Tuesday, 17 December 2013

All the Davids

I have noticed that I like a lot of writers called David:

David Hartley
David Markson
David Mitchell
David Shields
David Shrigley
David Vann
David Crystal

As far as I'm aware, other names are available.

Saturday, 7 December 2013

The Latest Book Splurge

Could be the last one (already) for a while due to a change in earning circumstances...

  • EUNOIA - Christian Bok
  • That Was Then... Selected Stories - Thomas Barr
  • Invisible Cities - Italo Calvino
  • The Ask and the Answer - Patrick Ness
  • Dada: Art and Anti-Art - Hans Richter
  • Seven American Deaths and Disasters - Kenneth Goldsmith

Monday, 2 December 2013

'Negative Advertising'

Can you be a political party worth voting for if you rely on 'negative campaigning'? I'd like to make it clear that I'm not commenting on specific parties, if anything I'm apathetic about our current system, other than disliking the Conservatives and what they stand for, and racist parties.

This goes beyond the rather facile idea that 'if you say bad things there mustn't be anything nice to say' although, what with the current recession and many parties' reluctance to actually tell anyone what their policies are, there could well be something to that.

Negative advertising plays on people's  fear by encouraging them to take action lest their worst nightmares come true. By stimulating a human's fear, you are lessening their ability to make a reasoned judgement. When afraid, humans don't behave how they do under normal circumstances, they feel pressured and are more likely to rush a decision. It's bad democracy, let alone bad ethics.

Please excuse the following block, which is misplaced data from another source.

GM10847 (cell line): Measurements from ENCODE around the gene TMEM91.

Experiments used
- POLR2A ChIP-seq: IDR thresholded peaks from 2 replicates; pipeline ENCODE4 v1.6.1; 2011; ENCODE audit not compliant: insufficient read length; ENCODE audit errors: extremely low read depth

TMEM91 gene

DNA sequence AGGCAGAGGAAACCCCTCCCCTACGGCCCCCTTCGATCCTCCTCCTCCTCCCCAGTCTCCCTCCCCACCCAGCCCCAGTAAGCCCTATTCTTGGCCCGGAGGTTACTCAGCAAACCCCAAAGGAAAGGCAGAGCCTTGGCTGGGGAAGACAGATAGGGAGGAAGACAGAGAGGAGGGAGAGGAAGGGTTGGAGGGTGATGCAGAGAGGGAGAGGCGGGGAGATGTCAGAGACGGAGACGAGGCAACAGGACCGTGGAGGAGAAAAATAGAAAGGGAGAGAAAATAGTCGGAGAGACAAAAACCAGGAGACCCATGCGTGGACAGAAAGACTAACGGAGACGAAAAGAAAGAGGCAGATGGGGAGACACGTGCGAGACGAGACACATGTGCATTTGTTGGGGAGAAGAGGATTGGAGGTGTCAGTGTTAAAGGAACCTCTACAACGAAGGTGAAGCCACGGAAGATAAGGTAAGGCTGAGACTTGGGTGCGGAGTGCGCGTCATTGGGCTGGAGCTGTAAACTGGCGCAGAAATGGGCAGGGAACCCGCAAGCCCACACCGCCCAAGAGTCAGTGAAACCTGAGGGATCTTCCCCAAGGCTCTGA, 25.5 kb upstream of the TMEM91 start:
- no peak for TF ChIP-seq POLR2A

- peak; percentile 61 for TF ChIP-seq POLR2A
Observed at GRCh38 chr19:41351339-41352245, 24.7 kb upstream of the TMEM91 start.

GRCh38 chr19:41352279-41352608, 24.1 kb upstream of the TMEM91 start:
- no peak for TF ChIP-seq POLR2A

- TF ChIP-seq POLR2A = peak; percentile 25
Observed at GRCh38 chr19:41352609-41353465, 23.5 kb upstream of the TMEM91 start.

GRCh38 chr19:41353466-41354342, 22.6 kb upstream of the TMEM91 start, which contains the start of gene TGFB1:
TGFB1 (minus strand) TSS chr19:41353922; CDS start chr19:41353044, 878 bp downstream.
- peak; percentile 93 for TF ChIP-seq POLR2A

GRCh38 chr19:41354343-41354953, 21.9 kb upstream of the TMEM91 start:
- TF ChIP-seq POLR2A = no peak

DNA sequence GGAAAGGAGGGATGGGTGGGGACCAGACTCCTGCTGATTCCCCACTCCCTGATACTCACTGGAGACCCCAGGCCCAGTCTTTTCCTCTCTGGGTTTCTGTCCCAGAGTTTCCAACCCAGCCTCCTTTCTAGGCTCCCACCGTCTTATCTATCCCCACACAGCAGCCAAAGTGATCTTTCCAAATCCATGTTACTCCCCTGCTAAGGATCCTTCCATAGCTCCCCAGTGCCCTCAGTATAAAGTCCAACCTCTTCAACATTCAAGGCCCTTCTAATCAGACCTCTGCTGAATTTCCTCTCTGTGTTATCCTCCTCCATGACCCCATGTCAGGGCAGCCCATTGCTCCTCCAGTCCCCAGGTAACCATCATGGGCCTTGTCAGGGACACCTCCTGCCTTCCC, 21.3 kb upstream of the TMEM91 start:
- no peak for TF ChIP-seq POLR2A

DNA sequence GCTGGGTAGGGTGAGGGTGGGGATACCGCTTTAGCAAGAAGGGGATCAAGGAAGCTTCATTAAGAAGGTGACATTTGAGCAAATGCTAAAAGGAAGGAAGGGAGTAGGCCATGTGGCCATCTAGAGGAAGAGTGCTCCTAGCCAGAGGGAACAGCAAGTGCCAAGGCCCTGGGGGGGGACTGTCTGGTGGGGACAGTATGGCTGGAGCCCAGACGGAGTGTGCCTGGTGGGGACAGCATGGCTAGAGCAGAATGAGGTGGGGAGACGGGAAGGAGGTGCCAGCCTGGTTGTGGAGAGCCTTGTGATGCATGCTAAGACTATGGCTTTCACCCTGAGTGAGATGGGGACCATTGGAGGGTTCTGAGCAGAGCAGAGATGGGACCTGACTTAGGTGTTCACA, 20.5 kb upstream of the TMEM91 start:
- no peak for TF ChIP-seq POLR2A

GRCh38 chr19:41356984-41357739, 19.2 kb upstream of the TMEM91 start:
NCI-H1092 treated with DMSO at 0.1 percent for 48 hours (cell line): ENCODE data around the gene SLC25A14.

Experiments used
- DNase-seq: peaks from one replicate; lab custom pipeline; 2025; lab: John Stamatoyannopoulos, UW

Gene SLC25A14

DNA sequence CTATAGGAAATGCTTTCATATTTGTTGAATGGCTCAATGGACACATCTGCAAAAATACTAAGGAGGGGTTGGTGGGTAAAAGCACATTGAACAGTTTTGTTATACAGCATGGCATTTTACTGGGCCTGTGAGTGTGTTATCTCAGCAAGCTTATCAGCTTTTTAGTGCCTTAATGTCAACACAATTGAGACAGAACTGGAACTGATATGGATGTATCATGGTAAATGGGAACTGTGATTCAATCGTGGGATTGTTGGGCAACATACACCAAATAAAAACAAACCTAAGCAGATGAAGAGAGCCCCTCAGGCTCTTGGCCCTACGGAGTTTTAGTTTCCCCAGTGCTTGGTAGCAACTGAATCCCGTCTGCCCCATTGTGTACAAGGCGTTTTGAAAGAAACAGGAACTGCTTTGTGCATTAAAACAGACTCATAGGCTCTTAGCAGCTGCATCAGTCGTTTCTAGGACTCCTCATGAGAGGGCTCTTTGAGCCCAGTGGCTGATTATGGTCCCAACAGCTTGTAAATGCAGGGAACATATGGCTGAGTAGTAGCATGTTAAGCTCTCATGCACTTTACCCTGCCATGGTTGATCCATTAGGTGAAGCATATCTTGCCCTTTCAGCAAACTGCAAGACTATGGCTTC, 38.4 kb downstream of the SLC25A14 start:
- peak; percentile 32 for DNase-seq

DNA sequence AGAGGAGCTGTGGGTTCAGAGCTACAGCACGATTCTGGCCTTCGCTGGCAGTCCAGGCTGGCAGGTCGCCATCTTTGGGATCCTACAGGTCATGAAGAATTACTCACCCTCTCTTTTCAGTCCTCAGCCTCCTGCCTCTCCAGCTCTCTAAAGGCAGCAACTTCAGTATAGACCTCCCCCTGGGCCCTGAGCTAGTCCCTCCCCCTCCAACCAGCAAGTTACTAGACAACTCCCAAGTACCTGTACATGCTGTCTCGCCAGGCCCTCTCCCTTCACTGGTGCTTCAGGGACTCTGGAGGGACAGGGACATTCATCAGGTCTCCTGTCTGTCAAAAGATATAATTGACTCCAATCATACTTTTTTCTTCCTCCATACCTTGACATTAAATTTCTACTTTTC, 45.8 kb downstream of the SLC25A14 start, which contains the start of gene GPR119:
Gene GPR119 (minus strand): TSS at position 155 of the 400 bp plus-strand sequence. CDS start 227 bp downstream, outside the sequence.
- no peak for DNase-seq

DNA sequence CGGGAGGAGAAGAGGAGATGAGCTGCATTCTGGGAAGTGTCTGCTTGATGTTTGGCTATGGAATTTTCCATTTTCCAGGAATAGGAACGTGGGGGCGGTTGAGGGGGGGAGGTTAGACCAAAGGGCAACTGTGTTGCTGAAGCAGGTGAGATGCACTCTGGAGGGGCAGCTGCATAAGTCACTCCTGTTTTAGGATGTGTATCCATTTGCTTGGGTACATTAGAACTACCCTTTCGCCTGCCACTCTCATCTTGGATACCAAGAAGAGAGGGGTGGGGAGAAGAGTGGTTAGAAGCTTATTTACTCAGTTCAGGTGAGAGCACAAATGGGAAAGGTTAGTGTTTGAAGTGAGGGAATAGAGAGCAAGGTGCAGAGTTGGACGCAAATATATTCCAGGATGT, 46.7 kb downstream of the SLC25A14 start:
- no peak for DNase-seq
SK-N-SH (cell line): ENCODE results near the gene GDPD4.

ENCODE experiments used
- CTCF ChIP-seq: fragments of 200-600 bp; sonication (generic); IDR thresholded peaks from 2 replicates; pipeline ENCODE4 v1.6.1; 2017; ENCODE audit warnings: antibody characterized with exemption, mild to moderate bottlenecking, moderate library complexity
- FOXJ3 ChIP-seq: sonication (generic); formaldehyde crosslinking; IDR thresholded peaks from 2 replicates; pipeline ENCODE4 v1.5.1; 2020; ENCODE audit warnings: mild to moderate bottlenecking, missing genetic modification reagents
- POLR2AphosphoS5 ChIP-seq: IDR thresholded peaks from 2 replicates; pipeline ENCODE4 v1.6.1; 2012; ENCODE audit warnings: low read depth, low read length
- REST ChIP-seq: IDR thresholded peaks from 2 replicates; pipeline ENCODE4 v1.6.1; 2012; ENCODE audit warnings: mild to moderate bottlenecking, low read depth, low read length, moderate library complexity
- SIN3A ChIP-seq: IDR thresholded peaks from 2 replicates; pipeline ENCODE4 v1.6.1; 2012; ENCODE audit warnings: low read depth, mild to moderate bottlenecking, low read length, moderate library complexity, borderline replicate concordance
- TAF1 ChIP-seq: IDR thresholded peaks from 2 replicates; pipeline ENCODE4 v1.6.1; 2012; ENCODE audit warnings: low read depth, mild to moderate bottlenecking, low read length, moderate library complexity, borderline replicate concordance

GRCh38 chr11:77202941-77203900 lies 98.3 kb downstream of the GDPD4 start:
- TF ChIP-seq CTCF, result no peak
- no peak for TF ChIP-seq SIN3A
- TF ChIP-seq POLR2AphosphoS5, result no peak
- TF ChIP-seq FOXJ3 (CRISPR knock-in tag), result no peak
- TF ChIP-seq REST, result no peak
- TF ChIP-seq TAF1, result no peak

Martin Sorrell on Thursday's This Week says that parties are more likely to use this tactic during times of a country's economic strifes. That's reasonable in terms of logic - there are more fears to exploit, after all. Hitler was one of many leaders who exploited existing economic problem for his own game, blaming groups of people for problems that are too wide-reaching and complex to be caused by those not in power. I think it's an awful tactic, so cynical and exploitative. I have no conception of what this was like in 1930s Germany, but now, I realise, given all the problems many people face in today's world and ceaseless messages of 'how bad it is for us all', how unfair it is to then put more stress on the country and its residents by stirring the fear pot further.

Although I realise how futile it is, I'd urge politicians to grow a back-bone. You should be going into the job because of how positive you feel about change and helping people, not how loud you can shout about peoples' faults, not about how much you want to cling on to money and power at all costs and not because you don't care about the plight and emotional state of the very people who (supposedly) control your future through voting.

I'm not saying politicians must be all happy, sunshiney, glass-half-full people all the time, I'm saying they shouldn't be so reckless and cynical as to tread on the backs of their electorates while they are already down. I'm sure a lot of it is down to the system - I believe it encourages people to put self-interest first, to keep political heads above water and to cynically compete with opponents that they could learn from if they listened. It probably makes people so bitter they don't have any positivity left in them.

Still doesn't mean they should spread negativity like anthrax over the country and pick the pockets of its dead citizens.